Friday Jones, who is opening the luxe tattoo parlor Friday Jones Fifth Avenue this month, inked Angelina Jolie with Billy Bob’s name (on her vag!) back in the day. And luckily for Jolie, Jones had the wisdom to make the “Billy Bob” tattoo as much like a washable Crayola marker as she possibly could. Yikes. Not a good sign when the chick who tats you up doesn’t even have faith in your choice of men. Friday told W:
“I did [Angelina's] secret Billy Bob tattoo when he was still with Laura Dern in public. I didn’t want to do it but I finally broke down and gave it to her. I watered down the black so it would be easier to remove. And wouldn’t you know, within two days, Timothy Hutton proposed to her after she got it done! I’m not opposed to tattooing names, but you have to have a philosophy around it for the future.”
That tattoo must have hurt like a bitch if Angelina got it removed! Keep reading »
Carving our initials—D + J = <3 4ever!—into the side of a tree with might be super-romantic, but it’s not especially green. So my boyfriend and I are scoping out ways to wear each other’s initials instead. We’re not quite at the engagement ring stage, though, and tattoos aren’t either of our scenes.
Thank-heavens-for-Etsy, there’s more than a few cute initialed doodads online. I’m sweet on the Black Diamond edition Scrabble tiles ($5.75) or the
typewriter key letters ($24.99), both of which are funky ways to wear a “D” around my neck. But someone who doesn’t like to wear jewelry—like my bf—might prefer this sweet-ass engraved guitar pick ($28).
Too cute, right? Keep reading »
Even though model Sara Ziff has walked for Chanel and Marc Jacobs and has been the face of Calvin Klein, Gap, Stella McCartney and Dolce & Gabbana, she strips the modeling industry of its glamour like she’s ripping off false eyelashes. Mentorship from Twiggy? Coddling from Miss Jay?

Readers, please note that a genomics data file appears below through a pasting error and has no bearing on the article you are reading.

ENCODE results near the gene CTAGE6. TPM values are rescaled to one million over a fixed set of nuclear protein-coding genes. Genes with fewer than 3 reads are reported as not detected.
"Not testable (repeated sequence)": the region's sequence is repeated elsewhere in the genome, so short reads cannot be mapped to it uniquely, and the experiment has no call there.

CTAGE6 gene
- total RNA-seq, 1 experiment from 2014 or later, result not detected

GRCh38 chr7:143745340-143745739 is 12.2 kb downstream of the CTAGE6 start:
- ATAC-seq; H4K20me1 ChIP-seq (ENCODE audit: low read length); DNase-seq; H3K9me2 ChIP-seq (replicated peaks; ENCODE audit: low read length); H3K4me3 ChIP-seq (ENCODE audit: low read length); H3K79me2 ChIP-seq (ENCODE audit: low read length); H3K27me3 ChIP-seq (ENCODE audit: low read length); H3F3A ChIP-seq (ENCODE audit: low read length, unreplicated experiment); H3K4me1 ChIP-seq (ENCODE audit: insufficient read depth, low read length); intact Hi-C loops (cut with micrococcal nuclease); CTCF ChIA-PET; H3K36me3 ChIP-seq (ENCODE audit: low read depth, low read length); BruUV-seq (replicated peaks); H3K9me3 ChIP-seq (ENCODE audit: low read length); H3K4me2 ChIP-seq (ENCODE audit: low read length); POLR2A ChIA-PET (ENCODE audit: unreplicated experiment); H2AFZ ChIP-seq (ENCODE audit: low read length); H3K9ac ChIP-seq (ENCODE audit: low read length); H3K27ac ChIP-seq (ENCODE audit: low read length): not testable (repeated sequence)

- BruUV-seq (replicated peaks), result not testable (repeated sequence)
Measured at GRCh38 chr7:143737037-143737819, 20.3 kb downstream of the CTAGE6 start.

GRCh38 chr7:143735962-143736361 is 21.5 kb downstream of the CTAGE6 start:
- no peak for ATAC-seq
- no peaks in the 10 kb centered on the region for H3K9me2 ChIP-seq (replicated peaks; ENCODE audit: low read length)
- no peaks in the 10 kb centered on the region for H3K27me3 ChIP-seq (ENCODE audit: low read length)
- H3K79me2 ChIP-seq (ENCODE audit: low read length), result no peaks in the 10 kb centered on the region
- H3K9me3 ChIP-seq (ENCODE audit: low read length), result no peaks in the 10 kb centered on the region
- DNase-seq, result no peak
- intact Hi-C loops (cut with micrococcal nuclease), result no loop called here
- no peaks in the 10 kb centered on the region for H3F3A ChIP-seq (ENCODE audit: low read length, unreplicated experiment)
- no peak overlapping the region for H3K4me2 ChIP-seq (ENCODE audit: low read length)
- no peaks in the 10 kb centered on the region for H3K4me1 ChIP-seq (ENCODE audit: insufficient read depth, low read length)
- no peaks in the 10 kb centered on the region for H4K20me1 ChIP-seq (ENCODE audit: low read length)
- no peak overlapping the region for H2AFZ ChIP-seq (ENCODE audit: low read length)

Actually, the life of a professional pretty face means fending off a scuzz-load of pervy photogs, according to Sara’s documentary “Picture Me” about the behind-the-scenes of modeling. Keep reading »
It’s like a word association game. Say the word “asexual” and the first thing people say is Clay Aiken. Poor Clay got stuck as the poster boy for asexuality when he told New York magazine that he had no libido.
“I just don’t have an interest in … any of that at all. I have got too much on my plate. I’d rather focus on one thing and do that when I can devote time to it, and right now, I just don’t have any desire. I think maybe I don’t [have sexual urges]! I mean, not really. I’ve just kind of shut it off, maybe. Is that bad?”
Now we know Clay is actually a gay man and the only thing he had “shut off” were his homosexual desires.
But with such confusing messages about asexuality, is it any wonder that “Awkward,” a 19-year-old woman who wrote to Professor Foxy, Feministing’s sex advice expert, was really confused by her complete lack of a libido? “Awkward” thinks she is asexual, but wondered how do you actually know?
Keep reading »
Just how much does gender influence the way a judge makes decisions?
The New York Times tried to tackle this behemoth question—as it pertains to Sonia Sotomayor, President Obama’s nominee for the Supreme Court—in one tight little article this weekend. And while we hate to nitpick, the title alone kinda pissed us off: “Debate On Whether Female Judges Decide Differently Arises Anew.”
Of course men and women are different. We have different life experiences, different hormones coursing through our bodies, and different ideas of what constitutes a clean bathtub. But our problem when talking about differences is more of a semantic one: why is being a male considered “normal,” but being a female is considered “different”? We don’t like the implication of phrases like “will Sotomayor decide differently” or “does Ginsberg decide differently?”, as if decisions made by males are status quo and what should be normal. How did being of the less-represented gender equal some kind of bias? Keep reading »
“To me, to pick the right blouse with the right sensibility feels in some ways like art. I’m an artist, but I’m painting with clothes.”
That’s totally the sort of obtuse thing Karl Lagerfeld would say, but it’s actually a quote from Eric Daman, the costume designer for “Gossip Girl.” Good, because we’d expect nothing less than putting Michaelangelo-esque precision into dressing Chuck Bass!
The New York Times‘s Television section [interviewed costume designers from hit shows like “Gossip Girl” and “Mad Men” and shook them down for some secrets. Our favorites after the jump… Keep reading »